Is your business Cyber Aware?

Taken from the June 2017 issue of the Island Business magazine.

Cybercrime is one of the biggest threats to any business. Did you know one in four businesses reported a cyber-breach or attack in the past 12 months? We all use computers but many businesses do not see it as a priority.

The impact of a cyber-attack can be huge. You could lose time through having to fix your systems, potentially lose customers, damage to your reputation and potential consequences of a hacker getting their hands on your data.

Attacks like last month’s global “WannaCrypt” ransomware incident have exploded in the past few years and can make for a tough learning curve. Ransomware is a type of malicious software that encrypts your files so that you cannot use them, then demands that you pay money (a “ransom”) to regain access to them. There is no guarantee that paying the ransom will give you access to your files, and doing so just encourages the criminals.

How did it happen?

Over a period of just 7 days, WannaCrypt infected over 230,000 machines. It exploited a vulnerability in Microsoft Windows that affected all versions other than Windows 10. Microsoft released a patch for all supported versions of Windows back in March to address the issue, businesses with updates set to install automatically would have been reasonably well protected against attacks.

Those still running unsupported operating systems such as Windows XP and Windows Server 2003 were initially at particularly high risk. The day after the outbreak Microsoft took the unusual step of releasing patches for these operating systems too.

The media has focussed on large organisations that still use Windows XP such as the NHS, where the ransomware ran rife and created huge problems. However, researchers say that 98% of infected machines were running Windows 7, the most common version of Windows.

This highlights the importance of keeping software up to date, although for the NHS it is not easy. One Microsoft employee tweeted:

The release of the patch probably isn’t going to help that £15m MRI machine that runs Windows XP whose maker went bankrupt 10 years ago. It’s not a matter of £100 for a license, it’s £15 million for a new machine and you need to rip the building open to install it.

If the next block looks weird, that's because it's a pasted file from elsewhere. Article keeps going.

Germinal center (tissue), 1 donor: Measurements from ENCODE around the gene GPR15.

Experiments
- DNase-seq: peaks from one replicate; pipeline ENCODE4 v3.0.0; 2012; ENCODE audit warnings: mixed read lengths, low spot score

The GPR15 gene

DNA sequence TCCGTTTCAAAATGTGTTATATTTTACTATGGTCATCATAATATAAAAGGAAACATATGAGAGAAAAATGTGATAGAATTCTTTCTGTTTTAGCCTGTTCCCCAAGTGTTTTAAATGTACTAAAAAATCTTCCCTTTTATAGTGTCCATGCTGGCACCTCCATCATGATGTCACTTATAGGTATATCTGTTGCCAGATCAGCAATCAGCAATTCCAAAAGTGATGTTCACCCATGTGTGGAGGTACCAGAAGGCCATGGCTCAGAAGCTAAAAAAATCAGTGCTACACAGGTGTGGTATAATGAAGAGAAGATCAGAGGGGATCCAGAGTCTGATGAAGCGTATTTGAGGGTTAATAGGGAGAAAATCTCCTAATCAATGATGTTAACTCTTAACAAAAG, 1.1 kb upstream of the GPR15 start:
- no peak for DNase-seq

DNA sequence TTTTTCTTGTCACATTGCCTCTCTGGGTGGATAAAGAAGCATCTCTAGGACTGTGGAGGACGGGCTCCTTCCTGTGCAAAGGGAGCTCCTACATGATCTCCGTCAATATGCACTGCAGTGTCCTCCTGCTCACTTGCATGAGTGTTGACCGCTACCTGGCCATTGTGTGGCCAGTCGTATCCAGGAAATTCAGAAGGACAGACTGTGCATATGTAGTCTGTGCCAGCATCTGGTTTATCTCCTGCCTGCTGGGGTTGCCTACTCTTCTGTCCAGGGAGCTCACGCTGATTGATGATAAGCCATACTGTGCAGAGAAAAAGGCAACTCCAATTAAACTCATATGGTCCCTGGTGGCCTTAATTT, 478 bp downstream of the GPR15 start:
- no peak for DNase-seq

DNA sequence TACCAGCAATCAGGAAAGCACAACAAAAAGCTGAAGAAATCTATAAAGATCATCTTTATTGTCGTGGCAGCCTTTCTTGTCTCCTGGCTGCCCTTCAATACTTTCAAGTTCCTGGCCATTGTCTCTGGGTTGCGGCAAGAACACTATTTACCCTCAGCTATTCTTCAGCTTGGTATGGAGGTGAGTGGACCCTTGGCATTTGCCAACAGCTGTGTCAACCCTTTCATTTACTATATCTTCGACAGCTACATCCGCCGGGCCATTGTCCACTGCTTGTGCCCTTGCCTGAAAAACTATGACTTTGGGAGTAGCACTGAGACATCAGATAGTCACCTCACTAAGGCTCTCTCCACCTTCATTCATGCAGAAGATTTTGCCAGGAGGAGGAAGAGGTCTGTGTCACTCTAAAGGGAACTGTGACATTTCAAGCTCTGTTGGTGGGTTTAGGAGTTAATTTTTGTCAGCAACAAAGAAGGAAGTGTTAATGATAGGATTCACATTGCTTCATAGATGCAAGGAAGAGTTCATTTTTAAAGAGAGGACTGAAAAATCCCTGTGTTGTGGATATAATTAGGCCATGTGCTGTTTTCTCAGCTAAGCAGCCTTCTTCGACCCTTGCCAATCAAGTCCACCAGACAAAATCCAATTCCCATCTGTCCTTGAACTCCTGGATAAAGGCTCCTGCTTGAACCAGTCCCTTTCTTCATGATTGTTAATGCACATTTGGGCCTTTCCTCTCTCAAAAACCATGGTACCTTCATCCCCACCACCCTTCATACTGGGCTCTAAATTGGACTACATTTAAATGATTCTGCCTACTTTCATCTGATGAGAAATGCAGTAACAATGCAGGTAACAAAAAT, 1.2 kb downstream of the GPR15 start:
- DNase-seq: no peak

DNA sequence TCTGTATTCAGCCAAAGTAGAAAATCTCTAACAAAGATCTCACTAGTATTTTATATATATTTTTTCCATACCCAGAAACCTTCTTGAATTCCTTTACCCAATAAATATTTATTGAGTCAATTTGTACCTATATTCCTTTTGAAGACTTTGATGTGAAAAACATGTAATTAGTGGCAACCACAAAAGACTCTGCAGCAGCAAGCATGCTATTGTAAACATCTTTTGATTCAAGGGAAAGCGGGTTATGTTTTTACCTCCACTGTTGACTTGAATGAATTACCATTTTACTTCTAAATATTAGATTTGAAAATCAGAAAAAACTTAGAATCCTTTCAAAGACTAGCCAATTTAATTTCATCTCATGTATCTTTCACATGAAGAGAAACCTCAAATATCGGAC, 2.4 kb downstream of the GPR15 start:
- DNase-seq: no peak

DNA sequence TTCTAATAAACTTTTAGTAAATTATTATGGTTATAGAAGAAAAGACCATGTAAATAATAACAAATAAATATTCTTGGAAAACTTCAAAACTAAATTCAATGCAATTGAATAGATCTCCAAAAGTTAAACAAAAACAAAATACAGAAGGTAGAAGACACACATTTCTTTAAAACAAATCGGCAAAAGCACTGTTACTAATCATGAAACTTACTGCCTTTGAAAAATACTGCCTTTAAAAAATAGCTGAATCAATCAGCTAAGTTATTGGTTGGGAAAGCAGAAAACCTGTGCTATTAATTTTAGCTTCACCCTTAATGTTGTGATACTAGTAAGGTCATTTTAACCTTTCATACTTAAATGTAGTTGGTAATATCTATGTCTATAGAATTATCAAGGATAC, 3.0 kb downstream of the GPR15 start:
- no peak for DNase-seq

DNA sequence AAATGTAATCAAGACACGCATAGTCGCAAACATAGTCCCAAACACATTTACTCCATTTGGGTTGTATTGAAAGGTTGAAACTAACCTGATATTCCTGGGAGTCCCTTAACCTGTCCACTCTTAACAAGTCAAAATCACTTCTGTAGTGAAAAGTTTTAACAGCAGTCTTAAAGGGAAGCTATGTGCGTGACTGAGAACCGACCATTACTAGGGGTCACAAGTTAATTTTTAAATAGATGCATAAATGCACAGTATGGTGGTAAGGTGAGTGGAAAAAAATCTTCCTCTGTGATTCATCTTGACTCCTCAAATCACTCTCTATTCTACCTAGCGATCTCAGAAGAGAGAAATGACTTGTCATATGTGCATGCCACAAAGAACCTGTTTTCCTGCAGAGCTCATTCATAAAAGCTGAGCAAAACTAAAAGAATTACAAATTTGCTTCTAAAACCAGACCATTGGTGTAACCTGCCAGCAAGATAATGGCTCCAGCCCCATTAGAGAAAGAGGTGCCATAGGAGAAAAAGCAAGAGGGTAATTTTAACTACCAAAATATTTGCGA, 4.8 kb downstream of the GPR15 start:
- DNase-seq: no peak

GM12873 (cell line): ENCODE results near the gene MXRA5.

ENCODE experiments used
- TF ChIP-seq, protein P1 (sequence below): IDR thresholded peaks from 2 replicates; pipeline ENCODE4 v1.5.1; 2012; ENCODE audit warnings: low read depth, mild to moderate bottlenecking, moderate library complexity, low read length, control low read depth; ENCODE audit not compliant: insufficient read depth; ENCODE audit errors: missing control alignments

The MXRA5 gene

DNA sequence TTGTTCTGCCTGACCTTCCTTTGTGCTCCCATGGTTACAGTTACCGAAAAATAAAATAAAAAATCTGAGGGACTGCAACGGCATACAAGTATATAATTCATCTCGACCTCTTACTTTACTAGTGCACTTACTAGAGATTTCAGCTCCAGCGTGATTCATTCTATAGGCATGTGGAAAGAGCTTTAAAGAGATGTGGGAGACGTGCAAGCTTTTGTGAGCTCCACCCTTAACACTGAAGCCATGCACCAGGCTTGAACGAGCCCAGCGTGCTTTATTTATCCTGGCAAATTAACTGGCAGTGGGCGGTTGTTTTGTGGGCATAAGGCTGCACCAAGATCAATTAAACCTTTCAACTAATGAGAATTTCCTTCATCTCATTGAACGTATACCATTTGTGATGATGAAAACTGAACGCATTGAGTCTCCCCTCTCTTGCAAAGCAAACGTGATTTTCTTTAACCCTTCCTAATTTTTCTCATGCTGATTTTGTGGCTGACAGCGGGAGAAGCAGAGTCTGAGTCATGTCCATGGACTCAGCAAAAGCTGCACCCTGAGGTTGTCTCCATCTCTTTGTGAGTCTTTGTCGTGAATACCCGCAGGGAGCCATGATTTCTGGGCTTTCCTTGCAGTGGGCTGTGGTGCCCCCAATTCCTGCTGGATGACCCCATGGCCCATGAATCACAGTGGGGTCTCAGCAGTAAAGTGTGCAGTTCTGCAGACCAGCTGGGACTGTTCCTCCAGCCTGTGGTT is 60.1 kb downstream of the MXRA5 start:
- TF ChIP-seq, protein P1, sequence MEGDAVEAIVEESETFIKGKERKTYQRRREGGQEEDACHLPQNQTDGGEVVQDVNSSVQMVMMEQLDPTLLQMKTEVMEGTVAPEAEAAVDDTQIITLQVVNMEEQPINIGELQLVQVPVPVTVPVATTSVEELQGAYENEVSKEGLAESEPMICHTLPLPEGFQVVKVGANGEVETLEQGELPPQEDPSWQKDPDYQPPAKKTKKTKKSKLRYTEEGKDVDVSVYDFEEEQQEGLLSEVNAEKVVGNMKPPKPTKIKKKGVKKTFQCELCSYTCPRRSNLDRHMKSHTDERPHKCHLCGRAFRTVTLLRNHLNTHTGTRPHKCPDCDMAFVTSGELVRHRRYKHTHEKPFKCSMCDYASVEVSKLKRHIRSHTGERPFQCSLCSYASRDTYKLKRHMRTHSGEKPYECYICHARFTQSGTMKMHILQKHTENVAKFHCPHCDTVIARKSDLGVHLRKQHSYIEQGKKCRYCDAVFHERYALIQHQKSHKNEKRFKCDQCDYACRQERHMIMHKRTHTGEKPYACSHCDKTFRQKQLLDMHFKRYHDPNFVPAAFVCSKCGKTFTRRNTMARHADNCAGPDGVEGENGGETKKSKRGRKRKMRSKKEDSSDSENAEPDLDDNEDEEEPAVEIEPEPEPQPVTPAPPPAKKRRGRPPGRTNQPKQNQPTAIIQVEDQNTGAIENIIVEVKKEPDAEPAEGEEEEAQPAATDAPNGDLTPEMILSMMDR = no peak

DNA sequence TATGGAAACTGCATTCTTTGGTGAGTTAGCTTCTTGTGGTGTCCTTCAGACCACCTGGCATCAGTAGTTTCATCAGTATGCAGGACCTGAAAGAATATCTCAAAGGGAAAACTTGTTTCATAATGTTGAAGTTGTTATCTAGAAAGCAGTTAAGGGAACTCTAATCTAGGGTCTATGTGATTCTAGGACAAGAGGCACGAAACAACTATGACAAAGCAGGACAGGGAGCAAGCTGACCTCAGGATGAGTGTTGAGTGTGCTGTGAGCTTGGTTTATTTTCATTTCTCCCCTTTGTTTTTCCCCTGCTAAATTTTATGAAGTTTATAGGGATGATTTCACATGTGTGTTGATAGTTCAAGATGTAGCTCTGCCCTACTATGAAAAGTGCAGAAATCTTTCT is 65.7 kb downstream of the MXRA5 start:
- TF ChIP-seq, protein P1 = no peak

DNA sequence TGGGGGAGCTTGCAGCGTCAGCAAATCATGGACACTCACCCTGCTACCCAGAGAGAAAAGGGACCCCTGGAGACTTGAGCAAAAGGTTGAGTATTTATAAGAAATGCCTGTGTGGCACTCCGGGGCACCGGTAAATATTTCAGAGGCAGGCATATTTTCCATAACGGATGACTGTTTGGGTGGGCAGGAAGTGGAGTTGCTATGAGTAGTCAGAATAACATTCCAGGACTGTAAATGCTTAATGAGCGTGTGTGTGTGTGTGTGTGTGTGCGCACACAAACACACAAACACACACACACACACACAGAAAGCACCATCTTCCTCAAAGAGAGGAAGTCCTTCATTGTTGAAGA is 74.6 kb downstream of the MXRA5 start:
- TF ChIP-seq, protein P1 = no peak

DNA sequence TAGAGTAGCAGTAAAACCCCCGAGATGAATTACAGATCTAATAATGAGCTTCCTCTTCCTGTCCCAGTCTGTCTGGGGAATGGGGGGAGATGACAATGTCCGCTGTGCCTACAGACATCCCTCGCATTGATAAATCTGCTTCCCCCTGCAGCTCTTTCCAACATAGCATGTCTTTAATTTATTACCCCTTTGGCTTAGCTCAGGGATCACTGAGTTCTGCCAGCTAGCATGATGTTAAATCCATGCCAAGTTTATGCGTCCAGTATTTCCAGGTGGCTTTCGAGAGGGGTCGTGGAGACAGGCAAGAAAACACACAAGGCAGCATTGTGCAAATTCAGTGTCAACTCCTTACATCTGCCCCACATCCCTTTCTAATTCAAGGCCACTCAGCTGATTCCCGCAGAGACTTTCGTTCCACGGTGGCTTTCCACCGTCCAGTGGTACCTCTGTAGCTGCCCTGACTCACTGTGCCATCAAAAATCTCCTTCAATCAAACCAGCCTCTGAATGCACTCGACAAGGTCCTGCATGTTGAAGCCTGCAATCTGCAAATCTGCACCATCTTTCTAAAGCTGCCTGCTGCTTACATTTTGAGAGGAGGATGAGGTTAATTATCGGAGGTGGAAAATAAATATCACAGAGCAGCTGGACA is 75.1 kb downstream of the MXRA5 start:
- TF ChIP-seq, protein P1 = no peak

Barry Dorrans, Microsoft

Attacks like these evolve over time so you should take the opportunity to make sure your IT is secure. The good news is for most businesses, it is inexpensive to be cyber aware. Here are my top recommendations.


  1. Check Backups – Ensure you have a robust backup and recovery strategy. If you are hit by ransomware, backups are essential to restoring your files. Check regularly that your backups are working, and ensure you have a copy of all your files stored securely off-site. Don’t assume that cloud backups are immune from ransomware, many services sync files with those on your hard drive and could well overwrite unencrypted files with the newer encrypted ones.
  2. Install Updates – Whether you use Windows or a Mac, ensure your operating system is a currently supported version, and that updates are installed as soon as they are available. Without updates, your machine is left exposed and vulnerable.
  3. Antivirus – Install a good antivirus product on every machine. Make sure virus definitions are set to update at least once a day so that you are protected against the latest threats.
  4. Training – Train staff to be vigilant and not open links or documents from untrusted or unknown sources. Ransomware usually relies on human vulnerabilities, rather than weaknesses in security software. If you are ever unsure, don’t click it!

Remember: You cannot be held to ransom if your data is securely backed up!

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